Kendall Kilberger majored in mathematics at the University of Miami in Coral Gables, Florida, knowing her ultimate path would be law school. She chose Vanderbilt after learning about its unique, three-year JD/MSF program during an interview with a JD/MSF alumna. “We shared a common interest in math, and she introduced me to the JD/MSF program. It bridged my interests in math and the law, and she showed me that Vanderbilt was a great place to foster those connections,” she said.
Vanderbilt’s atmosphere was the final deciding factor. “When I visited Vanderbilt, the minute I stepped on campus it felt like home,” she recalled.
Students apply for the JD/MSF program after entering law school; Kendall applied and was accepted to the program as a 1L. Enrolling in the program meant spending the fall semester of her 3L year as a fulltime student at the Owen Graduate School of Management and dividing her final semester of law school between Finance and Law electives. “I enjoyed the contrast between my law and finance classes. In law classes, you learn together but work alone, while business school is all group work, and each week was like a marathon,” she said.
Kendall joined the staff of the Vanderbilt Journal of Entertainment & Technology Law as a 2L and continued her work on the journal while during her semester as a full-time finance student at Owen. “Being on the journal taught me so much about academic writing, legal citations, and working in teams, and it allowed me to keep a toe in the law school while I took my finance classes,” she said.
Her Note, “Something Doesn’t Add Up: Solving DNA Forensic Science Statistical Fallacies in Trial Testimony,” published in the journal in spring 2023, deals with common statistical fallacies that occur when forensic DNA evidence is presented in court and recommends adopting jury instructions that highlight those fallacies and place the evidence in context. “This is an important issue, because erroneous DNA forensic science statistical testimony plays a critical role in wrongfully convicting innocent defendants,” Kendall said.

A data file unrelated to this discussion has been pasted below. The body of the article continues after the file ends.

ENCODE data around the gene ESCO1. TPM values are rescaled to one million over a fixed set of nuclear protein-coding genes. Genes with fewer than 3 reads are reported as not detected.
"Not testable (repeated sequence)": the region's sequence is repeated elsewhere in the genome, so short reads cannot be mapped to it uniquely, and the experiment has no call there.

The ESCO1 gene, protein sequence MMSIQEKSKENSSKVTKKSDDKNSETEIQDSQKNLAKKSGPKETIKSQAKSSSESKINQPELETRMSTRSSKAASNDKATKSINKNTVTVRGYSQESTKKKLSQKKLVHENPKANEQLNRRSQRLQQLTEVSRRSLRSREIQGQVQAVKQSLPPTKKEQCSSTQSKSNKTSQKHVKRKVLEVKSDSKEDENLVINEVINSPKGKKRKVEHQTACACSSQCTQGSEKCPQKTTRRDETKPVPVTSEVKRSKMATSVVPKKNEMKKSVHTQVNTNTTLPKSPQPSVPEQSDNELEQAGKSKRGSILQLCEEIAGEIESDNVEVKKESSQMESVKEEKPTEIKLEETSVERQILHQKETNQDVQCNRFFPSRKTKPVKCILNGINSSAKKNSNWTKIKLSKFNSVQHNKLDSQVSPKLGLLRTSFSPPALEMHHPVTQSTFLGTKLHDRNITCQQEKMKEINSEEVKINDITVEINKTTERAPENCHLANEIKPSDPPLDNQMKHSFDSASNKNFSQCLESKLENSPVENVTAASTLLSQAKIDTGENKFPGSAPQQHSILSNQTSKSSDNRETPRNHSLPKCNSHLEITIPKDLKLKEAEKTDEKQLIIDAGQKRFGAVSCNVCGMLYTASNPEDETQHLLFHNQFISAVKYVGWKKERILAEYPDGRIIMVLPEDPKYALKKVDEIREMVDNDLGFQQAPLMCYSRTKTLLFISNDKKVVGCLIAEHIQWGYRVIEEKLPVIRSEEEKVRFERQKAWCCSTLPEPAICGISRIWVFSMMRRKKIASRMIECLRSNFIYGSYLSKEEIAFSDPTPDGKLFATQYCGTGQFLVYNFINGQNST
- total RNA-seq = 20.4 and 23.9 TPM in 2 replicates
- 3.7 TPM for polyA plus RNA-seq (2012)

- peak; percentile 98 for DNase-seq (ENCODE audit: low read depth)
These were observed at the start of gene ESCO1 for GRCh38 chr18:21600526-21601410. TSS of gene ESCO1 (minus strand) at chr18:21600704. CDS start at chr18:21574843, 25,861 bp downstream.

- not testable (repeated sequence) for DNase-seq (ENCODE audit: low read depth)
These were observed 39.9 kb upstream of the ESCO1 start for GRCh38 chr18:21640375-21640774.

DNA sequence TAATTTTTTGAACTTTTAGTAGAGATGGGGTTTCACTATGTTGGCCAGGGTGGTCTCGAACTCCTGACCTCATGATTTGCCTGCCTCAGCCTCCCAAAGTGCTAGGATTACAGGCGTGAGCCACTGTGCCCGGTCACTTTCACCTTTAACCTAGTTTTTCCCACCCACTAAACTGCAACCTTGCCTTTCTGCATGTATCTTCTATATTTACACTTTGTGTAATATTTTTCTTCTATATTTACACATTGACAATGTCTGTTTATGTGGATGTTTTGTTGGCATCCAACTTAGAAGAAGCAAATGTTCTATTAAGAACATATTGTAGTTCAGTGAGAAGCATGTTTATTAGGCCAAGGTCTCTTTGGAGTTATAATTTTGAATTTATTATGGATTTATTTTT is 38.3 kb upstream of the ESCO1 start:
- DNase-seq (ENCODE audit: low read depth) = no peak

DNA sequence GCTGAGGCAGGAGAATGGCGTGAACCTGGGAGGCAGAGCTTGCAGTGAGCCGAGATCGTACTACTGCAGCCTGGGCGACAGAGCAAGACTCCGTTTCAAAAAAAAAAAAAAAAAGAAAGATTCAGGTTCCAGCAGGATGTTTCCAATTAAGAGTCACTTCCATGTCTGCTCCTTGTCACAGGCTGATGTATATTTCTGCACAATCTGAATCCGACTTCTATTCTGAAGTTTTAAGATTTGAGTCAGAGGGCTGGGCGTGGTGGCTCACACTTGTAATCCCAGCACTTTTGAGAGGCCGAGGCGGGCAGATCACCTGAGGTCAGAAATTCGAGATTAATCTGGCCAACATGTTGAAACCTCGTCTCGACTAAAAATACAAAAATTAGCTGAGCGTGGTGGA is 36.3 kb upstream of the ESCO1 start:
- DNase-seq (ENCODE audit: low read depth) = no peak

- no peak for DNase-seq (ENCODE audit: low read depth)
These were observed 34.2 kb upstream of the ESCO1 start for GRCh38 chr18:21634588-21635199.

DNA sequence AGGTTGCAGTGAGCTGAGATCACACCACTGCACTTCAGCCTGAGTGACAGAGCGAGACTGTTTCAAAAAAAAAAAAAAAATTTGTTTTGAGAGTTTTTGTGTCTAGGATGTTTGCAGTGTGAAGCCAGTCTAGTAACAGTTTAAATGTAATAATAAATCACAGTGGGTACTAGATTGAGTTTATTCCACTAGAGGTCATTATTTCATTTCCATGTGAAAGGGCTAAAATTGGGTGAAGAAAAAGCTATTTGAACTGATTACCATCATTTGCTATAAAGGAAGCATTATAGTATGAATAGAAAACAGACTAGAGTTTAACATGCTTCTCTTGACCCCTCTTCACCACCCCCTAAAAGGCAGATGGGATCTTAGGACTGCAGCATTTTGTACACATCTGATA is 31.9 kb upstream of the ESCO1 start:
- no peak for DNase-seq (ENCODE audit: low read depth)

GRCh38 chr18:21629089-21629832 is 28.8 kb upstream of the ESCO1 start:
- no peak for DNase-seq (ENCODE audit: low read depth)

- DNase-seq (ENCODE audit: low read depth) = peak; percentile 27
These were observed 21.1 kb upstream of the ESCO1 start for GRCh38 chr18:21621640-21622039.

Kendall divided her extracurriculars among professional clubs and affinity and social groups. She joined the Law and Business Society and was active in the Women Law Student Association. She was president of the Ambassadors, which supports student recruitment; and mentored incoming 1Ls through the Co-Counsel Program. “Ambassadors was amazing, because I got to share my passion for VLS with admitted students and introduce them to the VLS community, which is extremely collegial, supportive, and fun. Vanderbilt has a great social atmosphere with events throughout the year,” she said.
She encourages incoming students to explore the ways in which their skills, abilities, and aptitudes dovetail with areas of the law that interest them. “Starting law school is a scary thing—you learn a totally new language. But I love problem solving, and it was great to learn how to apply my analytical skills in a new and different context,” she said.
Kendall worked as a judicial extern in the chamber of Judge John Robert Blakey of the U.S. District Court for the Northern District of Illinois during summer 2021 and as a summer associate at Kirkland & Ellis in Chicago during summer 2022. After graduation, she will return to Kirkland & Ellis’ Chicago office as an associate in the investment funds group.